Modern science developed in a society which assumed that man was superior over women. Charles Darwin, the father of modern evolutionary biology, who died before women got the right to vote, argued that young children of both genders resembled adult women more than they did adult men; as a result, “woman is a kind of adult child”.

Racial inequality wasn’t immune from this kind of theorising either. As fields such as psychology and genetics developed a greater understanding about the fundamental building blocks of humanity, many prominent researchers such as Francis Galton, Darwin’s cousin, argued that there were biological differences between races which explained the ability of the European race to prosper and gather wealth, while other races fell far behind. The same kind of reasoning fuelled the Nazi eugenics and continues to fuel the alt-right in their many guises today.

Once scorned as blasphemy, today "science" is approached by many non-practitioners with a cult-like reverence. Attributing the differences between races and gender to scientific research carries the allure of empiricism. Opponents of "diversity" would have you believe that scientific research validates racism and sexism, even though one's bleeding heart might wish otherwise. 

The problem is that current scientific research just doesn’t agree. Some branches of science, such as physics, are concerned with irrefutable laws of nature. But the reality, as evidenced by the growing convergence of social sciences like sociology, and life sciences, such as biology, is that science as a whole will, and should change. The research coming out of fields like genetics and psychology paint an increasingly complex picture of humanity. Saying (and proving) that gravity exists isn't factually equivalent to saying, and trying to prove, that women are somehow less capable at their jobs because of presumed inherent traits like submissiveness. 

When it comes to matters of race, the argument against racial realism, as it’s often referred to, is unequivocal. A study in 2002, authored by Neil Risch and others, built on the work of the Human Genome Project to examine the long standing and popular myth of seven distinct races. Researchers found that  “62 per cent of Ethiopians belong to the same cluster as Norwegians, together with 21 per cent of the Afro-Caribbeans, and the ethnic label ‘Asian’ inaccurately describes Chinese and Papuans who were placed almost entirely in separate clusters.” All that means is that white supremacists are wrong, and always have been.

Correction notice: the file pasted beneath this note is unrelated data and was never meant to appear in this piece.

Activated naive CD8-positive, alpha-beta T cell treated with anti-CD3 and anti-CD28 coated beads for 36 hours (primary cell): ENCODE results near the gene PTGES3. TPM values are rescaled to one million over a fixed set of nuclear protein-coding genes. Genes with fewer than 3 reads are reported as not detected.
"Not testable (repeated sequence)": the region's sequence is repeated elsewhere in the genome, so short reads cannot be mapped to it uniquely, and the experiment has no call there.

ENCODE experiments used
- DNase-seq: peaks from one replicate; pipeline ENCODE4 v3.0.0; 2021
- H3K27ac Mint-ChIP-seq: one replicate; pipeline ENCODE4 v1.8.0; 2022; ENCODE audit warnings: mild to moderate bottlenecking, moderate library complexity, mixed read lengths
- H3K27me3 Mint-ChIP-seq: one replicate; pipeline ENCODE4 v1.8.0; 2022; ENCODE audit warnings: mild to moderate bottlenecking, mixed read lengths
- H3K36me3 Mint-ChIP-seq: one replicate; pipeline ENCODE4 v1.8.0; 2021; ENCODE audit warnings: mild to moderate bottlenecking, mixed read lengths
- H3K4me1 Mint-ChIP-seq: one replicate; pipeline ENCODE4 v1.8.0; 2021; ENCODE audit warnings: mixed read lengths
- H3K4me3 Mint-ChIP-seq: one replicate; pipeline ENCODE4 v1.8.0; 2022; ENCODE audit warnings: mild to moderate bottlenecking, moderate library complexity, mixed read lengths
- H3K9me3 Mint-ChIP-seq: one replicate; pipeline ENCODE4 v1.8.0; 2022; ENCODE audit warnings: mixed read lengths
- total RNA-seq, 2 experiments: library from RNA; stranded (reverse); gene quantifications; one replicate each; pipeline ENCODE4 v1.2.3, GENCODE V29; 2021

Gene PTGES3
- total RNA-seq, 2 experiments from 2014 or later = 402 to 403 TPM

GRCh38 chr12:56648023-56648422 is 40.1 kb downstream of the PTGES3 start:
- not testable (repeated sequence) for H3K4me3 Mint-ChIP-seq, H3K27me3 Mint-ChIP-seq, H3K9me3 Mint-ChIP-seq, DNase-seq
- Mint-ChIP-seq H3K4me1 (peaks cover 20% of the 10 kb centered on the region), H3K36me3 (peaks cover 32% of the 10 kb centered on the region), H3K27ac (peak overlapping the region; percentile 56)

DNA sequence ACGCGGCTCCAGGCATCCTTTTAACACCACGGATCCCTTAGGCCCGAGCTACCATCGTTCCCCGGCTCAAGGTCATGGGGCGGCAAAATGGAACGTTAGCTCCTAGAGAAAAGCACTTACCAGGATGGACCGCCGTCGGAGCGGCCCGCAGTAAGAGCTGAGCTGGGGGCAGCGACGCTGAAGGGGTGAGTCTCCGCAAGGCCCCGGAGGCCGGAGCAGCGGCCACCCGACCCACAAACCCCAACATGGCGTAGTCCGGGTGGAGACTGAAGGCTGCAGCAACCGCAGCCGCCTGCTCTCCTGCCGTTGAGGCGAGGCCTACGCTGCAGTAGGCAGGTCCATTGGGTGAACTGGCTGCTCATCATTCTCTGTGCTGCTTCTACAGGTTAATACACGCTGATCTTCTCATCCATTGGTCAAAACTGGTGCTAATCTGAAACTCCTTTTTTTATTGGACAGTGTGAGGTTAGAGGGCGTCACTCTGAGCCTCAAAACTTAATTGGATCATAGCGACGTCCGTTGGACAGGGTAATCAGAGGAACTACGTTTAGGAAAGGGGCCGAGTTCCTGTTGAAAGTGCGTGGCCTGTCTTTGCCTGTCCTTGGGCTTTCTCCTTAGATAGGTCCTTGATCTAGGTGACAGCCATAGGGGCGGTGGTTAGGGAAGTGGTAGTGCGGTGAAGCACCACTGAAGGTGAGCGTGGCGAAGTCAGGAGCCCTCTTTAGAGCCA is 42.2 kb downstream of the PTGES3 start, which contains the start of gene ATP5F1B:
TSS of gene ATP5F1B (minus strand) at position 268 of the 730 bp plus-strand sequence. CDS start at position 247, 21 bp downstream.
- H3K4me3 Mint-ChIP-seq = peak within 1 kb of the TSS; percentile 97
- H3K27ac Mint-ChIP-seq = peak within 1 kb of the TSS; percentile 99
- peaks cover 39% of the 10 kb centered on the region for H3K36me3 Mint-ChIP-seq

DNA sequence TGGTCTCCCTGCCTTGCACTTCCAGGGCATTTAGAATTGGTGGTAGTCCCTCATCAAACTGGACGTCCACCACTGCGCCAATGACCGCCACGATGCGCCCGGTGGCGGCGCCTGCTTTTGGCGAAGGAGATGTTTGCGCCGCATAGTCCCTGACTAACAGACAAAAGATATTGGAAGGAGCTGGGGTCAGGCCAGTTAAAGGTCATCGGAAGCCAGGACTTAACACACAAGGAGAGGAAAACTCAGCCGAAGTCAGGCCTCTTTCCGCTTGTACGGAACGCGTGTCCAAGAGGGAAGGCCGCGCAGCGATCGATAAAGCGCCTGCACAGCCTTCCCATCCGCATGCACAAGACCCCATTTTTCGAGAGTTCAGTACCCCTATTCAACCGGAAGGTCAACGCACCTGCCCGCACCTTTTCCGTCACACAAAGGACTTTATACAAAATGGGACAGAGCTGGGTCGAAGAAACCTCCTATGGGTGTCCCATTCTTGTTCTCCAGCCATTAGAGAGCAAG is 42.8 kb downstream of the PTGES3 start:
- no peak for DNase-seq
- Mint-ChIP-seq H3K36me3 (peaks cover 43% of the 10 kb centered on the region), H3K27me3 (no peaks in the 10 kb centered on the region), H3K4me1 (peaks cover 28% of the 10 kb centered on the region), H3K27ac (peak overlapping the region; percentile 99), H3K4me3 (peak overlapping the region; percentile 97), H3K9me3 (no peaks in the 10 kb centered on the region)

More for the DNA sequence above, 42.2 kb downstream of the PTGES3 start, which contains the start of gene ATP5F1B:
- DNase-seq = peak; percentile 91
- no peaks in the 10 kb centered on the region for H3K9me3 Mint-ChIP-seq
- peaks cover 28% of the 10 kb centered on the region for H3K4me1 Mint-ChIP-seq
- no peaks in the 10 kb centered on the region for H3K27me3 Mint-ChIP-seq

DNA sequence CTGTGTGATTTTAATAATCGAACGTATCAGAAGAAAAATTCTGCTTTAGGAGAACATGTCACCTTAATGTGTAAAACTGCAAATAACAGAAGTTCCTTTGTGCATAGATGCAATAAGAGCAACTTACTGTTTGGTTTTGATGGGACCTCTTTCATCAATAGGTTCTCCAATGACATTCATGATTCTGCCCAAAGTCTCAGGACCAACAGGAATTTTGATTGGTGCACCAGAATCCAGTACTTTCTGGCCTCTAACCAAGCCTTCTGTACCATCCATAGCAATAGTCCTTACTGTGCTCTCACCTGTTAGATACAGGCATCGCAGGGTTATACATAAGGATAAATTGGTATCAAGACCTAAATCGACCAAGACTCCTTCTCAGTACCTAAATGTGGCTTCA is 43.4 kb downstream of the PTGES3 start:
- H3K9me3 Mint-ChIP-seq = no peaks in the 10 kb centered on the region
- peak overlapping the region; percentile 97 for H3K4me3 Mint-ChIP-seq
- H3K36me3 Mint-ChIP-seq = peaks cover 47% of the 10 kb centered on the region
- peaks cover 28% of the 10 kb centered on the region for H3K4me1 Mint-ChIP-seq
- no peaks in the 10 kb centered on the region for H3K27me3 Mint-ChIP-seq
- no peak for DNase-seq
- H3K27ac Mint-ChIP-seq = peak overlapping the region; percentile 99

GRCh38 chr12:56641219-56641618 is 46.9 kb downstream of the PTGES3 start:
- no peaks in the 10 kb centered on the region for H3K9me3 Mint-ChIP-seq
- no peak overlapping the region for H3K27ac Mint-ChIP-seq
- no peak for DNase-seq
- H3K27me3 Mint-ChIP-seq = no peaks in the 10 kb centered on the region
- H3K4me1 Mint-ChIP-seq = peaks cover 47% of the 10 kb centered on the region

Even the researcher Damore cites in his memo, Bradley Schmitt of Bradley University in Illinois, doesn’t agree with Damore’s conclusions.  Schmitt pointed out, in correspondence with Wired, that biological difference only accounts for about 10 per cent of the variance between men and women in what Damore characterises as female traits, such as neuroticism. In addition, nebulous traits such as being “people-oriented” are difficult to define and have led to wildly contradictory research from people who are experts in the fields. Suggesting that women are bad engineers because they’re neurotic is not only mildly ridiculous, but even unsubstantiated by Damore’s own research.  As many have done before him, Damore couched his own worldview - and what he was trying to convince others of - in the language of rationalism, but ultimately didn't pay attention to the facts.

And, even if you did buy into Damore's memo, a true scientist would retort - so what? It's a fallacy to argue that just because a certain state of affairs prevails, that that is the way that it ought to be. If that was the case, why does humanity march on in the direction of technological and industrial progress?

Humans weren’t meant to travel large distances, or we would possess the ability to do so intrinsically. Boats, cars, airplanes, trains, according to the Damore mindset, would be a perversion of nature. As a species, we consider overcoming biology to be a sign of success. 

Of course, the damage done by these kinds of views is not only that they’re hard to counteract, but that they have real consequences. Throughout history, appeals to the supposed rationalism of scientific research have justified moral atrocities such as ethnic sterilisation, apartheid, the creation of the slave trade, and state-sanctioned genocide.

If those in positions of power genuinely think that black and Hispanic communities are genetically predisposed to crime and murder, they’re very unlikely to invest in education, housing and community centres for those groups. Cycles of poverty then continue, and the myth, dressed up in pseudo-science, is entrenched. 

Damore and those like him will certainly maintain that the evidence for gender differences are on their side. Since he was fired from Google, Damore has become somewhat of an icon to some parts of society, giving interviews to right-wing Youtubers and posing in a dubious shirt parodying the Google logo (it now says Goolag). Never mind that Damore’s beloved science has already proved them wrong.